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The Rockets traded for Tyler Ennis., sending Michael Beasley away in the deal.

Which is why it was a bit of a surprise on Monday when early reports had the Rockets waiving Ennis, but either the report was off or the Rockets changed their minds.

With Patrick Beverley out injured, this leaves the Rockets thin at the traditional point guard spot. However, in practice James Harden, Eric Gordon and others will initiate Mike D’Antoni’s offense, so the bigger challenge will be defensively. Prigioni was not much help there at this point in his career.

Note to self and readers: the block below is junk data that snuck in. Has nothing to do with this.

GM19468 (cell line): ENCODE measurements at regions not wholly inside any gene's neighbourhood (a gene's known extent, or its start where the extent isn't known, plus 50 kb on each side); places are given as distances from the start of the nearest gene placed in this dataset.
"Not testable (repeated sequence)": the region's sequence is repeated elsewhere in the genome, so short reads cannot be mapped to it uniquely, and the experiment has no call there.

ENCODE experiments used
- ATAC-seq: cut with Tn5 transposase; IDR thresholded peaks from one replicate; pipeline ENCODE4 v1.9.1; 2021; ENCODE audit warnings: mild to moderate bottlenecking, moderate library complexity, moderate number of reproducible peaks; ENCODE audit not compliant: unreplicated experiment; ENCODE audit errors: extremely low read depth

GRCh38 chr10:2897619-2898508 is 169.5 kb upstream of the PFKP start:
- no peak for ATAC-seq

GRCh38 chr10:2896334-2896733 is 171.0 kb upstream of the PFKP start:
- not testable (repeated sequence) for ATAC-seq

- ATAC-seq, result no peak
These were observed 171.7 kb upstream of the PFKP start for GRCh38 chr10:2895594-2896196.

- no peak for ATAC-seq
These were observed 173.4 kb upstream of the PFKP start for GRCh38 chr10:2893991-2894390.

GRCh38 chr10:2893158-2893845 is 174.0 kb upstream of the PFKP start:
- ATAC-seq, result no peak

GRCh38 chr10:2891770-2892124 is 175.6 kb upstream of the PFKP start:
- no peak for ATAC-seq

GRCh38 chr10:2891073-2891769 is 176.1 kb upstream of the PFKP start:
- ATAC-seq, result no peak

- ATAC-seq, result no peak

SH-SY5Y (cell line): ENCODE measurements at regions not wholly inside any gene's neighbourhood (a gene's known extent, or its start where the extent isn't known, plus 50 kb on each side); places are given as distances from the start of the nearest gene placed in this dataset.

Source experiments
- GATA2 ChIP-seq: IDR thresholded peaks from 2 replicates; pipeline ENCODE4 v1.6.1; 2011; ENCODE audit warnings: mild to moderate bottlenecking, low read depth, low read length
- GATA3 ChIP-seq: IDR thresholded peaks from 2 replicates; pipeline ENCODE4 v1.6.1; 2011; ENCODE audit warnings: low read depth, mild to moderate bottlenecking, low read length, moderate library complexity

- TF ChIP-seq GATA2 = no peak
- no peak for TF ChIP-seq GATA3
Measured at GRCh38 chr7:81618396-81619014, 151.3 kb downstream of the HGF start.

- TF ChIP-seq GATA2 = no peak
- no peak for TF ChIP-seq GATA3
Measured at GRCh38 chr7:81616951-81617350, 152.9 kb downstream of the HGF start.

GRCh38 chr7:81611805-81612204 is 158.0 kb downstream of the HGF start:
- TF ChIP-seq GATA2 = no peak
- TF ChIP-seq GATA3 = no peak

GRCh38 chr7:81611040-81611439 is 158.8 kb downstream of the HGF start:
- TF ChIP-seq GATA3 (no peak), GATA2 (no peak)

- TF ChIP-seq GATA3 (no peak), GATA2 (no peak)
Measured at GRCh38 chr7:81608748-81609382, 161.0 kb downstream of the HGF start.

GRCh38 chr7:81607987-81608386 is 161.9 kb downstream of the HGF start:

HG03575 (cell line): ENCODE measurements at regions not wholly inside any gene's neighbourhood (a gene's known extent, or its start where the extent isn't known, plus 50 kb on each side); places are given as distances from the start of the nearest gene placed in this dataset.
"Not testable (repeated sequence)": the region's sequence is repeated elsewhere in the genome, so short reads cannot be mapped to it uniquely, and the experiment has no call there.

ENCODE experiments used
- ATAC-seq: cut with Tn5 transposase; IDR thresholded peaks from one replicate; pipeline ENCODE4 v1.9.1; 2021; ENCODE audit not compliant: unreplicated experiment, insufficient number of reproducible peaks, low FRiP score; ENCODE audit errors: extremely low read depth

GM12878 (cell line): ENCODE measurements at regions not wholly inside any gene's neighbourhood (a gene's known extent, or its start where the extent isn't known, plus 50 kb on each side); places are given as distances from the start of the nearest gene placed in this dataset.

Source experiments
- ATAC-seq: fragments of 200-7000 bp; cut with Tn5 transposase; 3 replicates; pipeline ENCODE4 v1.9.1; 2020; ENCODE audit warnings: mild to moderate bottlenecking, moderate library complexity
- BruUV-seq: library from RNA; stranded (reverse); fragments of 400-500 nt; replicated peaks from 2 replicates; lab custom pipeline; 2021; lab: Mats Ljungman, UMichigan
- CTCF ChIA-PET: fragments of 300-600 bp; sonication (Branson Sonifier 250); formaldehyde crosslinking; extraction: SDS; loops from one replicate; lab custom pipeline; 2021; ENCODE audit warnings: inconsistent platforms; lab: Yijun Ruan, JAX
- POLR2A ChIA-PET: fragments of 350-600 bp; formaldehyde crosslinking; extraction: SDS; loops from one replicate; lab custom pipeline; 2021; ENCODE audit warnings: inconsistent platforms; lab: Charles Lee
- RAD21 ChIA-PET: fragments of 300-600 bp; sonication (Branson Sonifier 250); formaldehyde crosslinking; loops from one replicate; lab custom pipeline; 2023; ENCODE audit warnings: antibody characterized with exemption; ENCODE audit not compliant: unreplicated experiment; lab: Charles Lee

I wouldn’t be surprised if a team snaps up Prigioni as insurance, or he certainly can make money overseas. Prigioni played last season as a backup point guard for the Clippers.

Want some dance lessons from Hassan Whiteside? We got that.

MIAMI, FL - SEPTEMBER 26: A portrait of Hassan Whiteside #21 of the Miami Heat on September 26, 2016 in Miami, Florida. (Photo by Rob Foldy/Getty Images)
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Miami’s Hassan Whiteside is a lot of things: An elite shot blocker, up-and-coming NBA star who worked hard for the right to be that, a Heat cornerstone.

Dance instructor?

I’m not sold, but he’s showing off his groove in this Twitter video.

When you get a $98.6 million contract, you can do whatever you want. So he can be a dance if he wants to.